The supply chain challenges posed by the pandemic have helped accelerate industry’s understanding of the benefits and applications of additive manufacturing explains Jeremy Drew, engineering applications manager at Markforged EMEA.
As the world is cycling through lock-downs, we have all learned lessons from the first time around and developed new ways to keep businesses, supply chains and life in general moving forward. Whether it’s printing from home or garages, or half-empty factory floors, additive manufacturing has helped businesses to adapt to rapidly changing circumstances, making them more agile and robust in the face of the unexpected.
In the name of agility and keeping supply chains moving, engineers are finding they are no longer shackled to the convention of an over-simplistic “part-cost” model that previously stymied ingenuity and limited their approach when it came to additive manufacturing.
Conversely, they are now freer to explore new ways of working with the technology, the overall value it can bring, problems it can solve and business risks it can mitigate. These changes in thinking were already starting to take place, but have been accelerated by the global pandemic forcing us to adopt new ways of working.
“We’ve seen the creativity of the engineering community at work and heard amazing stories of innovation over the past few months, with businesses beginning to harness the full potential of their industrial grade 3D printers and use them in different and sometimes unexpected ways.
Agility in the face of a delay
For example, when faced with extended waiting times for specific medical grade raw material casting due to COVID-related delays, one orthopaedics business put this time to good use to set about streamlining their manufacturing processes with the help of their industrial 3D printers. Already using additive to print tooling jigs and fixtures, they conceived to print a ‘digital twin’ of the raw cast part they were waiting for in a composite material.
This ‘dummy part’ allowed them to perform a test run of their full manufacturing process, setting up and sequencing machines and inspection equipment in advance so it was fine-tuned and ready for the cast part as soon as it arrived. This not only saved valuable production time, but also allowed their design team to improve upon the future design of cast part. Shortening the feedback / continuous-improvement loop within the business has made the company more agile, profitable and enabled their engineers to fully express themselves. Adopting this “Design-Print” methodology has also helped to reduce and promote engineering ingenuity.
Necessity breeds invention
Delayed parts are not the only supply chain issues businesses are facing due to the pandemic. Lockdown and shutdowns in the Far East earlier this year have led to some manufacturers struggling to access some specialist materials and metal alloys. Limited supplies have led some companies to turn to additively produced alternatives to keep their production lines running, rather than being subject to delays due to disrupted supply chains.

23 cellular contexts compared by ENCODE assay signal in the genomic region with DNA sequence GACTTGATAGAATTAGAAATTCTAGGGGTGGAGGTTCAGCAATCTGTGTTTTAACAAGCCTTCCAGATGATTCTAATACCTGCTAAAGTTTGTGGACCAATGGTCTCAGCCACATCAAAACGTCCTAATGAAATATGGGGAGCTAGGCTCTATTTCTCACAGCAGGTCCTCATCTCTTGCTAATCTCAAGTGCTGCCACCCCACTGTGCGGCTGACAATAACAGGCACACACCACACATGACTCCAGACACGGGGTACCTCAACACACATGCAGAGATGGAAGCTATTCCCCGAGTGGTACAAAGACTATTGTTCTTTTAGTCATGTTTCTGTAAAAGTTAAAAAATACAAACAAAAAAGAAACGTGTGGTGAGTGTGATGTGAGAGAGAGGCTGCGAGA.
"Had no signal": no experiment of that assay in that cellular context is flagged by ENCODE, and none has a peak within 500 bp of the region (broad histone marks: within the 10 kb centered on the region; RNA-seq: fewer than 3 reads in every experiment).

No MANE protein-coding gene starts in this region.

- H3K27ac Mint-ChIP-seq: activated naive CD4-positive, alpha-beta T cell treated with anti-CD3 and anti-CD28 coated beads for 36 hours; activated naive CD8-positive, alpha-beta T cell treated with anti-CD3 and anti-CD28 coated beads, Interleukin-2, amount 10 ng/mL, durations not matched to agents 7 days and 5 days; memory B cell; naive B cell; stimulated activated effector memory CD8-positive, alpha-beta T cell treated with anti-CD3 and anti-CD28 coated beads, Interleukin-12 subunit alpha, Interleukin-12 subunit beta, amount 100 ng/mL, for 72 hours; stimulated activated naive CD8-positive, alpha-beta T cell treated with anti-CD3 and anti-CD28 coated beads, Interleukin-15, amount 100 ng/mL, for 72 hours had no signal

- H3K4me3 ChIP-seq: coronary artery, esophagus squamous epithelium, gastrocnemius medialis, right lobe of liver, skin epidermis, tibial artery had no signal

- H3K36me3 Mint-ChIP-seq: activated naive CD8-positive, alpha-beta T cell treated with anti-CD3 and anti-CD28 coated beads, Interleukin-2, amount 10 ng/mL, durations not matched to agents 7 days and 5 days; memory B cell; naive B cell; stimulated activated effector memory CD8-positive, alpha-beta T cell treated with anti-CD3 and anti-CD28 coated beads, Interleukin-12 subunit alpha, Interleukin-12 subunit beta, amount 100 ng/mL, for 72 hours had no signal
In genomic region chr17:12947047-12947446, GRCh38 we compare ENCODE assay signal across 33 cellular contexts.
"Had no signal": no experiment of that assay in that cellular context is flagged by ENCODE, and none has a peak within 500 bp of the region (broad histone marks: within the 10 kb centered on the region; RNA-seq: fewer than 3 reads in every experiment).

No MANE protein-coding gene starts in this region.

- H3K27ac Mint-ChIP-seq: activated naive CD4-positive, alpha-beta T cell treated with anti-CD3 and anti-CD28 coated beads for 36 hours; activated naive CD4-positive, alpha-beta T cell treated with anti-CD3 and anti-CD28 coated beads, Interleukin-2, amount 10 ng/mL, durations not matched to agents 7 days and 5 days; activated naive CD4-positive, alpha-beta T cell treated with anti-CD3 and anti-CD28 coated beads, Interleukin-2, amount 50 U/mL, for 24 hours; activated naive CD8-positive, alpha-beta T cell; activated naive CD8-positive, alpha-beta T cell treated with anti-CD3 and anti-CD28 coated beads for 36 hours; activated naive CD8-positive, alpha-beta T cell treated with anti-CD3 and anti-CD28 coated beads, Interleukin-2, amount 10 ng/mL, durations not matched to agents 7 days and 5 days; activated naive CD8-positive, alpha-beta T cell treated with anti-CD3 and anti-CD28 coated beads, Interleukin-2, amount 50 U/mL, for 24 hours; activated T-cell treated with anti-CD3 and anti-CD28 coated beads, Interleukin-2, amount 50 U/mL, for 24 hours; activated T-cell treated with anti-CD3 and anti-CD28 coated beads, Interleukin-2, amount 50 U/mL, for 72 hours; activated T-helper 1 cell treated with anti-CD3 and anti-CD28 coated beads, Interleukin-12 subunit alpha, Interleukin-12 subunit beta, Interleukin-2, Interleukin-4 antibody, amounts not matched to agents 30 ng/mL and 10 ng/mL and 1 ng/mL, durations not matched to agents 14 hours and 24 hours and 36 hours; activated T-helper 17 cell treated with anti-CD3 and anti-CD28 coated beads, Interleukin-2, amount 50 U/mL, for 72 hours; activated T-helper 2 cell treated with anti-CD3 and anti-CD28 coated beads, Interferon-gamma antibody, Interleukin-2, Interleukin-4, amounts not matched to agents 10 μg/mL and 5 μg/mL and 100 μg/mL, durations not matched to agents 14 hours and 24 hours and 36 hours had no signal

As an example, several high-volume manufacturers using robots, cobots and other highly robotic automated handling systems hadn’t previously considered using additive as a solution – as the cost per part analysis simply didn’t add up when compared to importing the metal components. When faced with COVID-related delays and supply chain disruptions, however, the decision to invest in additive was made quickly to help keep things moving.
By printing the part with continuous carbon fibre embedded within a tough nylon/CF base matrix material, the companies were able to create parts with the same strength as the original metallic version, but at a fraction of the weight. This resulted in increased line speed and productivity. With less mass to move, the robotic arms were less stressed and line stops were reduced. Using AM also led to further design refinements from engineering teams – helping to further improve business metrics. Consequently, part-cost is no longer considered a barrier to further AM adoption within the business.
Engineers as makers
Engineers and industrial designers are now finding themselves in the role of “makers” more frequently – taking advantages of the agility additive offers to iterate new designs that previously would have been too expensive or risky to try. Echoing proven use cases printing legacy tooling or parts on site in remote areas like battlefields or disaster zones, we’ve also been hearing stories from engineers taking their printers home during lockdown to keep businesses and healthcare providers moving – adding a whole new dimension to “working from home”.
These examples are only a few that illustrate how engineers can do incredible things with the right tools. Fuelled by the necessity to change the way of doing business, we’ve seen so many companies looking differently at additive this year. Turning convention on its head to discover new, unexpected applications – and benefits. It is this design freedom and agility that may spell the end of the ‘part-cost’ decision making process.
Engineers, designers, and manufacturing professionals use Markforged metal and composite printers for tooling, fixtures, functional prototyping, and high-value end-use production.
SFDesign is uniquely positioned as Australia’s Additive Manufacturing Experts, offering Design for Additive Manufacturing Services, and Sale and Support of Markforged 3D Printers Australia-wide. SFDesign has experience in both Design for Additive Manufacturing and Best Practices for 3D Printing. Alongside our offering of 3D printers, we are able to provide Education and Consultation, Design Services and Temporary Staff for Complex Design Problems.